While catching up on recent postings to Lambda the Ultimate, I was rather surprised to discover that last week concepts were, by a vote of the committee members, completely removed from the C++0x draft specification.

On Monday, July 13th 2009 Concepts were dramatically voted out of C++0x during the C++ standards committee meeting in Frankfurt. […] When I first heard the news, I couldn’t believe it. Concepts were supposed to be the most important addition to core C++ since 1998. Tremendous efforts and discussions were dedicated to Concepts in every committee meeting during the past five years. After dozens of official papers, tutorials and articles — all of which were dedicated to presenting and evangelizing Concepts — it seemed very unlikely that just before the finishing line, Concepts would be dropped in a dramatic voting.

C++0x is the next version of the C++ language standard. It should more properly be called C++1x, since the chances of it being released within the year are like the chances that Microsoft would contribute code to the Linux kernel — er, bad example. Anyway, the point is that it’s not going to be done this year.

While I’ve been following the development of C++0x with interest, I haven’t been immersing myself in the implementation details. In essence, I want to know what’s coming up, but I’m not too interested in committing to memory the nuts and bolts of a specification that is likely to be revised several more times before it is finalized. I’m not totally abstaining from C++0x until it’s done. I do use some features where they are useful and already implemented, for example I am using unordered_map, the standard library’s version of a hash table, in the latest iteration of my work on the lottery problem. However, my understanding of the majority of C++0x features has been relatively, for lack of a better word, “conceptual”.

The layman’s understanding that I had of the C++0x concepts feature led me to react with shock to learning of it’s removal. It sounded incredibly useful, and I didn’t see what could be such a big problem that it would have to be ripped out entirely. That changed when I read more about concepts as they (were going to) exist in C++0x.

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I’d like to address something that I’ll call the “I’ll tell you when you’re older” phenomenon in computer science education. This mostly has to do with programming, but there are also situations in theory education where this happens as well. Specifically here I’m going to discuss how it can affect the choice of a teaching language.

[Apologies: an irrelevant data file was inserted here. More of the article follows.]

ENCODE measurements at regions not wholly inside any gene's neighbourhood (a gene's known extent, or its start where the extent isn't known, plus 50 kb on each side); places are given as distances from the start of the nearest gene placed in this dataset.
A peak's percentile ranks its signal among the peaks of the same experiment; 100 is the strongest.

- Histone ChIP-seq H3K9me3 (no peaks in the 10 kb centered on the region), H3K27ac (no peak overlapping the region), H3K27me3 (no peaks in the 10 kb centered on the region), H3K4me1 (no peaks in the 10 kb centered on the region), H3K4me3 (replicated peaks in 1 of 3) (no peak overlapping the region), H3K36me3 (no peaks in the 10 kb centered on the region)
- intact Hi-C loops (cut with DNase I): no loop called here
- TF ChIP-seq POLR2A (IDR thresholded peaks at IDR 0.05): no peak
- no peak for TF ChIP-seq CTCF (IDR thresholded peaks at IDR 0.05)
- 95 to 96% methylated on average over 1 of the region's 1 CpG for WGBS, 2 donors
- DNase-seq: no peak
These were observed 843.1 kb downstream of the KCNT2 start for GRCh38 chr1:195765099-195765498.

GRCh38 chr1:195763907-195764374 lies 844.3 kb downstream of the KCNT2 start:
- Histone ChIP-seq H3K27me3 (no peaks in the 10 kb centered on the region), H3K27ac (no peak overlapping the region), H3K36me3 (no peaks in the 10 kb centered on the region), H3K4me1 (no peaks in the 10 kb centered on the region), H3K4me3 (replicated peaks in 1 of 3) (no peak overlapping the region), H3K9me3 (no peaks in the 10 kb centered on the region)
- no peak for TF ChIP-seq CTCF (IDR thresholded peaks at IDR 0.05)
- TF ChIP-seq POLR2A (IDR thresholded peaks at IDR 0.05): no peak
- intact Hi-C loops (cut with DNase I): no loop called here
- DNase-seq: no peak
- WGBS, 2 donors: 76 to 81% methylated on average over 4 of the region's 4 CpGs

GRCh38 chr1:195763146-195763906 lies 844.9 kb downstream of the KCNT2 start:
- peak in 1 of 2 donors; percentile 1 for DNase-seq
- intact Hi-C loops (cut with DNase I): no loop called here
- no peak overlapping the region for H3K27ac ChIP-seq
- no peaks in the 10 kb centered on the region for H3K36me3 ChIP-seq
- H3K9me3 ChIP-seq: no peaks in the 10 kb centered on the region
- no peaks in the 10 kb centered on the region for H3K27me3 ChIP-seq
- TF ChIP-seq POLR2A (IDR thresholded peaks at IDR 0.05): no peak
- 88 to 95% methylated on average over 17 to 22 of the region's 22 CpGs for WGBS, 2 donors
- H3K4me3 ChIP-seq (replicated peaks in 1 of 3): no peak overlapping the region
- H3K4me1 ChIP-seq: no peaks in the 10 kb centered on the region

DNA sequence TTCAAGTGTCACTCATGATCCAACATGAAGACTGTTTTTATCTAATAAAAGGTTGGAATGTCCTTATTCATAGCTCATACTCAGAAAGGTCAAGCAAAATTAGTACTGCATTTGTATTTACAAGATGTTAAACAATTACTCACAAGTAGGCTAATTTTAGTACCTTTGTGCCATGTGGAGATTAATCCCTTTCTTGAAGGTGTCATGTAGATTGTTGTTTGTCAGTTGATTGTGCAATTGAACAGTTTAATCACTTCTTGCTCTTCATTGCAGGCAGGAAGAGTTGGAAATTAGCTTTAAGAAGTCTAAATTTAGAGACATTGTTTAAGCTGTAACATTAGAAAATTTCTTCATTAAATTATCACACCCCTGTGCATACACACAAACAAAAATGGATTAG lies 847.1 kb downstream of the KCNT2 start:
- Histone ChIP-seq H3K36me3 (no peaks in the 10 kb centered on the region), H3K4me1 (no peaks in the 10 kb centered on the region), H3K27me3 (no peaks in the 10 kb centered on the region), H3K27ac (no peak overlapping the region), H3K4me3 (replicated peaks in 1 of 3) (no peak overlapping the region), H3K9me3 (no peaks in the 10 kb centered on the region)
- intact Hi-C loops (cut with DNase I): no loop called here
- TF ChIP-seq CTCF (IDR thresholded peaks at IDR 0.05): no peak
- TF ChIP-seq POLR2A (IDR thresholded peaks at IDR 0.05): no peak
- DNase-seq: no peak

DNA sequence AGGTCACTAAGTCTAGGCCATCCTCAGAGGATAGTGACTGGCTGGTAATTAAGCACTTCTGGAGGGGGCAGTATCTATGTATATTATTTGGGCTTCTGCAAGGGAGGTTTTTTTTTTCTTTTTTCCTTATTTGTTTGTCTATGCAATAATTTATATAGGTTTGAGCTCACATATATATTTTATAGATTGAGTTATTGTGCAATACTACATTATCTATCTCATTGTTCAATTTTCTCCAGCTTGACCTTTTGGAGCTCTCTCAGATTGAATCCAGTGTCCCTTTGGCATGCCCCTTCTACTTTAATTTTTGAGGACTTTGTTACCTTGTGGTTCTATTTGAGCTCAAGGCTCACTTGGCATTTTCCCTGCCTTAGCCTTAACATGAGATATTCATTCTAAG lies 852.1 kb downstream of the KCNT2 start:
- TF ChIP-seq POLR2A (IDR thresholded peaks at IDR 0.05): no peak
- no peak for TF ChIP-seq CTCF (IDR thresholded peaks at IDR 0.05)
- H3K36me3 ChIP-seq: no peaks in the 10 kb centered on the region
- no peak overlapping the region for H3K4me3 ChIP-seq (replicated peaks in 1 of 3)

As is often the case with something so complex and with such a storied history, programming languages have quirks, gotchas, and many layers of operation. Therefore, it turns out to be extremely tempting when introducing an aspiring programmer to his or her first computer language to try as much as possible to avoid confusing the student by eliding material that isn’t relevant to the lesson at hand. Essentially, this means deflecting tangential questions, or anticipated questions, with the educational equivalent of the commonly experienced childhood situation where your parent promises to explain to you what some mature or risque term means “when you’re older.” In this sense, the instructor is requiring the student to wait until a later point in the course before explaining the meaning of a particular concept or construct.

In the abstract, this seems to be an advisable thing to do, but (though I certainly haven’t done formal study to back up this assertion) I suspect that it encourages the dreaded practice known as cargo-cult programming. Cargo-cult programming is the software engineering manifestation of an appeal to authority. It entails the use of patterns or code fragments when one does not really understand what they do or why they are being used, simply because one has been instructed to use them, or has seen an instructor silently do so.

It is my belief that a programmer, be he a student or a professional, should never, ever write a line of code without understanding what it does or why they wrote it. This maxim is fundamentally incompatible with the “I’ll tell you when you’re older” educational tactic because that tactic necessarily entails that the student use something without having understood it. So this tactic should be avoided whenever possible, and it should absolutely be avoided in a student’s very first lesson.

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